This question pertains to learning and how we process the world around us.
Descartes felt that we needed to doubt everything (Radical Doubt) and start from scratch; the only thing that we can truly be certain of is that we have a mind. "I think, therefore, I am." He relies predominantly on reason as is mode of learning: does what I'm learning stand up to reason and logic? If not, toss it.
John Locke felt that as humans we were born with blank slates (tabula rasa) and that we learn through a combination of our senses and observation and experience and memory. Nothing is innate and that almost everything we learn is gained from the outside world. When you consistently observe sensory data, you begin to form memories and complex ideas from these experiences.
A philosopher who we'll study later next week is George Berkley who believed that the senses and observation were the primary learning tool. In some ways, for Berkley, the only things that exist are things that we perceive, and once we stop perceiving them, they stop existing. But since we see people and objects continually reappear in our world in a very similar and consistant state - carrying on as if they had their own life/existence without us perceiving them, there needs to be a way to explain that. As you could probably guess, the only being capable of doing all of that in his mind.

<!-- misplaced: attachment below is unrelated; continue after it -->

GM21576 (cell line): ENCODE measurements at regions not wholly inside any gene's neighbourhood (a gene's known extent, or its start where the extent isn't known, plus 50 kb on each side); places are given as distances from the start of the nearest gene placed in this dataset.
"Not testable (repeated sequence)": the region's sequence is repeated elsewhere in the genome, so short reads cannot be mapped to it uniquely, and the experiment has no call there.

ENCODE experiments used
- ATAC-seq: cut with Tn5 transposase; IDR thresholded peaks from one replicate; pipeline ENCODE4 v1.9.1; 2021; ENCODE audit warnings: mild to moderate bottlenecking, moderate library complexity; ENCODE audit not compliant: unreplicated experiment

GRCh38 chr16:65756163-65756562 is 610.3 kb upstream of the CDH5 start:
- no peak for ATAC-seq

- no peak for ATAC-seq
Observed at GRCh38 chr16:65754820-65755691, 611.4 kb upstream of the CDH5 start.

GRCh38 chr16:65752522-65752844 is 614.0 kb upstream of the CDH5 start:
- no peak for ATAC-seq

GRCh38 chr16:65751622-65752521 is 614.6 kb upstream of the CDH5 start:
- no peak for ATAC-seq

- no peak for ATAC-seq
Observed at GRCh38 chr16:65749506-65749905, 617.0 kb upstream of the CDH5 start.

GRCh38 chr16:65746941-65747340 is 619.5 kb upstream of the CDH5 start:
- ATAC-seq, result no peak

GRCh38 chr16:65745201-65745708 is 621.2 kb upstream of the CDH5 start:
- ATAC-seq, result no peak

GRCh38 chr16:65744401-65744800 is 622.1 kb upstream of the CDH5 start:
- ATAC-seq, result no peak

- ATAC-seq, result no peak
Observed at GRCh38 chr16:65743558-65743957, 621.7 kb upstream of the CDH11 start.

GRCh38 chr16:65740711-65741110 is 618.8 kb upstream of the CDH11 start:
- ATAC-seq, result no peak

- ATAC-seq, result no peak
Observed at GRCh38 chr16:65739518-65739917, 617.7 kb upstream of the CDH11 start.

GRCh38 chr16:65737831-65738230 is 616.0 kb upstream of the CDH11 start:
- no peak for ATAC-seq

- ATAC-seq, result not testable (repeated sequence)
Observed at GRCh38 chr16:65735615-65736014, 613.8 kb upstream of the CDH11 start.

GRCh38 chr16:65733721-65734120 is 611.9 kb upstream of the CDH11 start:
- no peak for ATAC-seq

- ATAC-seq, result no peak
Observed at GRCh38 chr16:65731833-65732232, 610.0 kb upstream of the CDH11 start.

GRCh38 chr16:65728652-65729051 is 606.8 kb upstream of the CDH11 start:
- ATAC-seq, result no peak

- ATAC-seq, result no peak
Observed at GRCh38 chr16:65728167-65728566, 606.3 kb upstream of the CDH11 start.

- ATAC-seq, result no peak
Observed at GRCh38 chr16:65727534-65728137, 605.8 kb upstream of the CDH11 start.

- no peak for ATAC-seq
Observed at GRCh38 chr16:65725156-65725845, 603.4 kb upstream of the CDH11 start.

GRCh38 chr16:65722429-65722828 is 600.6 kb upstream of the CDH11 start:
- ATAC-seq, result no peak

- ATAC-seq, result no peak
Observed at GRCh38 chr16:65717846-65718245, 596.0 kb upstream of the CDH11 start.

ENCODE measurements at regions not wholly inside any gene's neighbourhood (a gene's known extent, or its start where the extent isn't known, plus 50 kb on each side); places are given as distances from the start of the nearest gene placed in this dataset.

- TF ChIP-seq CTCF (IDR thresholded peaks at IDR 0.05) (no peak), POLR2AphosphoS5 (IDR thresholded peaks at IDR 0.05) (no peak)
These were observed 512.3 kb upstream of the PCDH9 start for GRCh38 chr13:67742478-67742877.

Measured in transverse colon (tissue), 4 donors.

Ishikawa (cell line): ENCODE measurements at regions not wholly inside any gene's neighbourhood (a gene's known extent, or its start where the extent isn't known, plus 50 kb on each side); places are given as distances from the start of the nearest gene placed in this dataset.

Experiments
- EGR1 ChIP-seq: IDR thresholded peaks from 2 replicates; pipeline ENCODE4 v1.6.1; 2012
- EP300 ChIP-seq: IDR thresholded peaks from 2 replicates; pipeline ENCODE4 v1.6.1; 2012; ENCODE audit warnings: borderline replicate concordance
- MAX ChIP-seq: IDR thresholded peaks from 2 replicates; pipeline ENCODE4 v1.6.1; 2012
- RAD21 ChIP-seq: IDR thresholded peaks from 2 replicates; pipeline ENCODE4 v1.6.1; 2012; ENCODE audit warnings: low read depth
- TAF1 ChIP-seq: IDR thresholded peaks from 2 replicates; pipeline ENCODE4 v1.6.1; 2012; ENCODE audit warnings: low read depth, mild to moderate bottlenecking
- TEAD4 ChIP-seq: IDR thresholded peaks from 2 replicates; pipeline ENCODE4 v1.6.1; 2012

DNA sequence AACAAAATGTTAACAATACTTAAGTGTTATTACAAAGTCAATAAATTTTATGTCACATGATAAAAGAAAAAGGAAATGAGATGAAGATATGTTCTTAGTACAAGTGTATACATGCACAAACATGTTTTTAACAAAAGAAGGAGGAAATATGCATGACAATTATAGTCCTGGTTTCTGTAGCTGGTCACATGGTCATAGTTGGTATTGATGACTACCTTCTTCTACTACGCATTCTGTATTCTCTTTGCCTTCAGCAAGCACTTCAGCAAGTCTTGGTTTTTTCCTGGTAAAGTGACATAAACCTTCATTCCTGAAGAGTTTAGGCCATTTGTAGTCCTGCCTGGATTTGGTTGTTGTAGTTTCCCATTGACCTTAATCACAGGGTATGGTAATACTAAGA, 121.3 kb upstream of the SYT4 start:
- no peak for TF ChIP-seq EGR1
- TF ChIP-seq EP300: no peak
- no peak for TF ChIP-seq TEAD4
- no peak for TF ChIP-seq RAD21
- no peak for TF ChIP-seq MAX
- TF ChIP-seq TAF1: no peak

So, two questions now that I think about it:
1. How do you best learn? Why? Combination or one way best for you?
2. In which way do you think schools are lacking as they prepare kids for the world? With this question, I am looking for an analysis on where you think the emphasis is misplaced, not specifics on any teacher's methods or a slam session on Groves H.S.
Due Friday, 250 words minimum. Thanks.